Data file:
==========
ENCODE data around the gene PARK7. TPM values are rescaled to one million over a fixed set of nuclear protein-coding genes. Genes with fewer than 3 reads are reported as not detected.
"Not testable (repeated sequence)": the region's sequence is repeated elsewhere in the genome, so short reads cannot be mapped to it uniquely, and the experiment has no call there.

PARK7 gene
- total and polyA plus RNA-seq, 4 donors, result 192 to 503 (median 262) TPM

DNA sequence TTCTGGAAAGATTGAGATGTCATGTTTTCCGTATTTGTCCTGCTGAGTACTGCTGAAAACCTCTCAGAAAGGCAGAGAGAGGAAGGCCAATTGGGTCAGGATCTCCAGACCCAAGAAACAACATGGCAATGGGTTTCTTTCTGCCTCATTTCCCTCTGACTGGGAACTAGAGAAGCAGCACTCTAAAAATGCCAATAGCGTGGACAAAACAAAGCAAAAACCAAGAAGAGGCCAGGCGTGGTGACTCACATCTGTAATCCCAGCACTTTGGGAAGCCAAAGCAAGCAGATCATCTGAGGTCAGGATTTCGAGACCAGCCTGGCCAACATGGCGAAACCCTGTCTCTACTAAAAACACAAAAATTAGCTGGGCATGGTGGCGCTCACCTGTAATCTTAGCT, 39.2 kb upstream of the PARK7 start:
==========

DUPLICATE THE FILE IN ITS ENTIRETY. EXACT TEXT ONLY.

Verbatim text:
ENCODE data around the gene PARK7. TPM values are rescaled to one million over a fixed set of nuclear protein-coding genes. Genes with fewer than 3 reads are reported as not detected.
"Not testable (repeated sequence)": the region's sequence is repeated elsewhere in the genome, so short reads cannot be mapped to it uniquely, and the experiment has no call there.

PARK7 gene
- total and polyA plus RNA-seq, 4 donors, result 192 to 503 (median 262) TPM

DNA sequence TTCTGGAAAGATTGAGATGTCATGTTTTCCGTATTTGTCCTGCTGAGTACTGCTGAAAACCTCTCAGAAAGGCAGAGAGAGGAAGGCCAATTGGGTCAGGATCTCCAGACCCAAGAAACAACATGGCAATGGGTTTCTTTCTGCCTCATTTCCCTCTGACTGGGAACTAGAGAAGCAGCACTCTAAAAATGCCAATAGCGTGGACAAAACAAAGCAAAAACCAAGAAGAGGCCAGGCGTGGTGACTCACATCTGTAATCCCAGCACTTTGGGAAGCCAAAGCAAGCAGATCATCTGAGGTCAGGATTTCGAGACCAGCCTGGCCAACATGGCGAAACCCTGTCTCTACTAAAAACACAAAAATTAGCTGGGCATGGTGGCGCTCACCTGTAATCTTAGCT, 39.2 kb upstream of the PARK7 start: